Crystals made by magnetite-producing bacteria are chemically pure and free from defects in the crystalline structure. They are slightly elongated along a particular crystalline axis, and they range in size from 35 to 120 nanometers (a nanometer is one-billionth of a meter). They also show a particular pattern of faceting — like a cut diamond. These properties are so unusual that they have only been seen in magnetite crystals produced by biological processes.

    The researchers discovered that about one-fourth of the magnetite crystals in the meteorite have these exact properties. The other three-fourths of the crystals are assumed to have formed geologically, researchers said.

    Bacteria are able to make such precise crystals because they control the construction of the crystal at an atomic level.

    “The magnetites are grown atom by atom inside the bacteria. The bacteria form a little membrane around the crystal that controls the growth of the magnetite, and then they pump iron atoms into that membrane and form these crystals (which consist of iron and oxygen atoms). By carefully controlling crystal growth with the membrane, the bacteria keep the crystals from growing in one direction and allow them to grow in another,” Gibson said.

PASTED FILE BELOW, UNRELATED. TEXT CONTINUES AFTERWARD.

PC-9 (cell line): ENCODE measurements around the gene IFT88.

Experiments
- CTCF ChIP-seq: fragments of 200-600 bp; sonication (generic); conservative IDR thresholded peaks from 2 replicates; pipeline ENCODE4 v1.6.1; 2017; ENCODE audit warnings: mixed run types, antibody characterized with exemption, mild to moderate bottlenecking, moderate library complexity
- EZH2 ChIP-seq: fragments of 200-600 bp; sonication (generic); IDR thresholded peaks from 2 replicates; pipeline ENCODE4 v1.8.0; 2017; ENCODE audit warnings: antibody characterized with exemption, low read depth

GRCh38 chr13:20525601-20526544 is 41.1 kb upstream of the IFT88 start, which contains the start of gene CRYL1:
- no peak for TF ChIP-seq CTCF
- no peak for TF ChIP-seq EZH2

The direction in which the bacteria elongate the crystals maximizes the magnetic strength of the magnetite. The bacteria, which are mostly from the Magnetospirillum genus, then line up several of these crystals to collectively act as a bar magnet, which allows the bacteria to align itself with Earth’s magnetic field.

    Why would a bacterium want to line up with our planet’s magnetic field? It turns out that such behavior can help an aqueous microbe find water with the right mix of oxygen. Generally, differing concentrations of oxygen in a body of water are arranged in horizontal layers, like the floors of a building. Earth’s magnetic field lines, in addition to pointing toward the pole, also make a vertical angle with the ground. These lines provide a sort of slanted “elevator shaft” that help the bacteria search the “building’s floors,” which can be more efficient than an aimless search.

    But such an internal compass would be of no use to a Martian bacterium unless Mars had a natural magnetic field like Earth does.

    The journal Science recently published research showing evidence of widespread sediment layers on Mars, which the researchers interpreted to be the product of ancient lakes that once dotted Mars’s surface. Because these lakes may have provided a habitat for bacteria, this finding supports the possibility that the bacteria may have existed on Mars, Bazylinski said.

    Though the new evidence from the Allan Hills meteorite does not prove that life once existed on Mars, Gibson said that, “We think it’s evidence that is hard to explain by any other hypothesis.”

    In addition to Bazylinski and Gibson, the scientists involved with this investigation are Kathie Thomas-Keprta, Simon Clemett, and Susan Wentworth from Lockheed Martin at Johnson Space Center; David McKay at JSC; Joseph Kirschvink at the California Institute of Technology; H. Vali at McGill University, Montreal; and Christopher Romanek at Savannah River Ecology Laboratory.